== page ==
“‘Aunt Smith’ (Aunt Rachel Smith) used to make a ‘dire drink,’ brewed from foxberry leaves, spruce tops, and other botanical specimens, which she was wont to peddle in the village, saying as she entered a house, ‘now, ducky, I’ve come down to bring a dire drink, for I know you feel springish.’”

Gloucester resident Kitt Cox, a serious musician, a personal chef, (and a counselor at the North Shore Postpartum Depression Task Force), saw in these lines a way to rekindle a little of that legendary Dogtown moxie. One of Dogtown’s most zealous devotees, Cox has written and recorded songs about this haunting place, a point which gained him entry into the recently organized “Friends of Dogtown,” whose mission is “to conserve, interpret, and celebrate Dogtown’s unique historical and ecological heritage for the benefit of citizens of Cape Ann and the general public.” Check out their website, if only for a magical listen to a few Dogtown peepers.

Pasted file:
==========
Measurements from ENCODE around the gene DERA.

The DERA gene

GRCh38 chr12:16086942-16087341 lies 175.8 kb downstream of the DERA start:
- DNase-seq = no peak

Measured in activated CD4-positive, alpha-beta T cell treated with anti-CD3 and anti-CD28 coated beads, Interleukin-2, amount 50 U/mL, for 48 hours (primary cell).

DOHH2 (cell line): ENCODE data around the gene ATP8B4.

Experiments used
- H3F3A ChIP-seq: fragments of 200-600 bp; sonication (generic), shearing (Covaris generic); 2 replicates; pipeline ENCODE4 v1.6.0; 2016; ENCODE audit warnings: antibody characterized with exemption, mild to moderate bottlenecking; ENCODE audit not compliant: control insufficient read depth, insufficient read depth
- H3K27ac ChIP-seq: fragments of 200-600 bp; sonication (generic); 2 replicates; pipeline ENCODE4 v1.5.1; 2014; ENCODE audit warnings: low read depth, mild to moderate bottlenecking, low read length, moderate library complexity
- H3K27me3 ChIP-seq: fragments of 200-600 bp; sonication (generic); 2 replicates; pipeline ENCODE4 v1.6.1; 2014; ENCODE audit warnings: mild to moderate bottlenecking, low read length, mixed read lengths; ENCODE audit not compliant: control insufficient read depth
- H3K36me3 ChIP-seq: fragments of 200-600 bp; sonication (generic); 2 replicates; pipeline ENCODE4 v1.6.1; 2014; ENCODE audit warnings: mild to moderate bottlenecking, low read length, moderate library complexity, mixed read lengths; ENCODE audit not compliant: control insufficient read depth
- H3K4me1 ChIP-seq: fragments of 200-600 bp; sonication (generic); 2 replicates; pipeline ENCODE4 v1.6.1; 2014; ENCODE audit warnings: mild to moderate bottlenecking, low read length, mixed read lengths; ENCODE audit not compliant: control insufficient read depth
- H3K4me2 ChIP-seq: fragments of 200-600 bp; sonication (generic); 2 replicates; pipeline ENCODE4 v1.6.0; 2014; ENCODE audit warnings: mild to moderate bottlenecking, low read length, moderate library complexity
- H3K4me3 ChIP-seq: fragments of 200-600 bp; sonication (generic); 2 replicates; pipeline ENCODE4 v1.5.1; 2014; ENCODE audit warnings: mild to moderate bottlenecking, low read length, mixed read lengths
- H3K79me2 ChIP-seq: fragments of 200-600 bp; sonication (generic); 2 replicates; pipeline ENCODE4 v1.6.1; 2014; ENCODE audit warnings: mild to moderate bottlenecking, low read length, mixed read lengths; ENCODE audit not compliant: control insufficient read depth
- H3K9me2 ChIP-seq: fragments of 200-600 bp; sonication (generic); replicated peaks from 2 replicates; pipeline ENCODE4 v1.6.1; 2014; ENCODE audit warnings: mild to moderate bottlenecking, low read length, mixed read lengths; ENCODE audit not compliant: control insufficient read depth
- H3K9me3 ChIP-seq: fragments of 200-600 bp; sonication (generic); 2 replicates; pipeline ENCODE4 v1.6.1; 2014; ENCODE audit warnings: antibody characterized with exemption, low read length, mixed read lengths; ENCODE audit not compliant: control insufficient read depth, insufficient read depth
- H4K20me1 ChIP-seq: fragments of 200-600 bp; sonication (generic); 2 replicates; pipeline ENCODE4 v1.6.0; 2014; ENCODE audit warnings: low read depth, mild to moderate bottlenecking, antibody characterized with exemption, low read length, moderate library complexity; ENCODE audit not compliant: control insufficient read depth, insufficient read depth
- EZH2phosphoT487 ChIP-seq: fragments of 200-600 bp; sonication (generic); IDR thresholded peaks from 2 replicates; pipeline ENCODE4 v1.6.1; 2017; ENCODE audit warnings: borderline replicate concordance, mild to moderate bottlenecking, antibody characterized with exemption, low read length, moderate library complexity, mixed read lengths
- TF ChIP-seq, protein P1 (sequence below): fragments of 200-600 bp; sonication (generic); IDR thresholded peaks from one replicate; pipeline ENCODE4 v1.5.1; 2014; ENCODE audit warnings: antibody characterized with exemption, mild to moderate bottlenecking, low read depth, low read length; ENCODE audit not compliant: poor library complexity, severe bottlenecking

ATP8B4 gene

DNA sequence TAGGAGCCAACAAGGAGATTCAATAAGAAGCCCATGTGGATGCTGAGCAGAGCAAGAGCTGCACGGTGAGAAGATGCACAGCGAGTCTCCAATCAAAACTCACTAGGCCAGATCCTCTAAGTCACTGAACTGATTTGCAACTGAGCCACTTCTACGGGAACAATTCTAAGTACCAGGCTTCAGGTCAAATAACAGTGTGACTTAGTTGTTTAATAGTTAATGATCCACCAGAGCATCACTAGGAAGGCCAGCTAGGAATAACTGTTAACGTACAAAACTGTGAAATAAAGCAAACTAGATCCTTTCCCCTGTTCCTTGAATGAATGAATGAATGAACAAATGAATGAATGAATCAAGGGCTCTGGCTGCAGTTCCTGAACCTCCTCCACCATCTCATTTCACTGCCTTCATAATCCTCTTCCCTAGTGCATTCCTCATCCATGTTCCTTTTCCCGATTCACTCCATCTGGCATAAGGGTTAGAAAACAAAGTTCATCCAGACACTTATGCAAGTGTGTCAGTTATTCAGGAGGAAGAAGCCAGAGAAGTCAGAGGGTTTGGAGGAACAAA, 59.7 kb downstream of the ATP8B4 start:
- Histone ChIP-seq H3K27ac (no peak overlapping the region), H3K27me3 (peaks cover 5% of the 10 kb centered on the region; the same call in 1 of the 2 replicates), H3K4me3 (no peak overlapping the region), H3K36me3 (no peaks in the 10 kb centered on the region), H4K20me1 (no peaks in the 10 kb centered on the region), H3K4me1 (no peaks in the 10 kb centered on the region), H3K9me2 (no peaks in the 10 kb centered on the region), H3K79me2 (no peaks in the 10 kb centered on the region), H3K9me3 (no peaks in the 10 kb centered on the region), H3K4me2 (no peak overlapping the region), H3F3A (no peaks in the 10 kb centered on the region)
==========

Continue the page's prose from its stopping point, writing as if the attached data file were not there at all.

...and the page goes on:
Cox approached Dylan L’Abbe-Lindquist, who, born in a Rockport kitchen, and Head Brewer at Cape Ann Brewing Company, had the pedigree to start treading Aunt Smith’s path. He understood the spirit of Cox’s Dire Brew idea instantly.

A sort of brewing scholar, L’Abbe-Lindquist appreciates the history as much as the science to beer. “In the 1600, 1700, and 1800’s beer was much lighter in alcohol; it was basically a safe way to drink water,” he said; fresh water harbored all kinds of dangers.

“There’s no human pathogen that can survive in beer.”